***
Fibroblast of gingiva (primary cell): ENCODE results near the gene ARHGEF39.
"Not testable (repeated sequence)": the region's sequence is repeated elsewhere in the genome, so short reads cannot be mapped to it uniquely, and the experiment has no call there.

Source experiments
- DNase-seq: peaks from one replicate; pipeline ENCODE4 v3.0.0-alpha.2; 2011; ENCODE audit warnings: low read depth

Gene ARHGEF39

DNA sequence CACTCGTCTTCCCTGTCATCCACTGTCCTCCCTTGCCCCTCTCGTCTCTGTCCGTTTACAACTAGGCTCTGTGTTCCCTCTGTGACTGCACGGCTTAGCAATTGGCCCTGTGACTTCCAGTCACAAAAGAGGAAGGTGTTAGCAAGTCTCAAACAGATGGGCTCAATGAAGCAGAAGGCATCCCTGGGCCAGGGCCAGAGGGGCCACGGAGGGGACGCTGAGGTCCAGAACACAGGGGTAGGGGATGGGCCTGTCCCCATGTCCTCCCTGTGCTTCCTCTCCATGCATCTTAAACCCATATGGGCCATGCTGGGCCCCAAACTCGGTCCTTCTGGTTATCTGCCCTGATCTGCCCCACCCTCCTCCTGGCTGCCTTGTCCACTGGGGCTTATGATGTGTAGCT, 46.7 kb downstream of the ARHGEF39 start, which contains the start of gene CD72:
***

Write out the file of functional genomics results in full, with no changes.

Fibroblast of gingiva (primary cell): ENCODE results near the gene ARHGEF39.
"Not testable (repeated sequence)": the region's sequence is repeated elsewhere in the genome, so short reads cannot be mapped to it uniquely, and the experiment has no call there.

Source experiments
- DNase-seq: peaks from one replicate; pipeline ENCODE4 v3.0.0-alpha.2; 2011; ENCODE audit warnings: low read depth

Gene ARHGEF39

DNA sequence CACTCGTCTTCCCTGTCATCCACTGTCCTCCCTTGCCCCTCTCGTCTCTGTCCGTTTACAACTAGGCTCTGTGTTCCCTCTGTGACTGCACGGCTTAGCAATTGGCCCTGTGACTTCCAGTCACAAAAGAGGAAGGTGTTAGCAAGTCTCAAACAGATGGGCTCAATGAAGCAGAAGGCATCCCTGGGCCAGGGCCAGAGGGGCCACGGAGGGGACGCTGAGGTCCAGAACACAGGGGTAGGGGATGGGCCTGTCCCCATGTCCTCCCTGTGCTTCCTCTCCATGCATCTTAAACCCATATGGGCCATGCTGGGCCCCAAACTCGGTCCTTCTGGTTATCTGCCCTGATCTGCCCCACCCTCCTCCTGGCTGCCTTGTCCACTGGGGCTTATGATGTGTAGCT, 46.7 kb downstream of the ARHGEF39 start, which contains the start of gene CD72: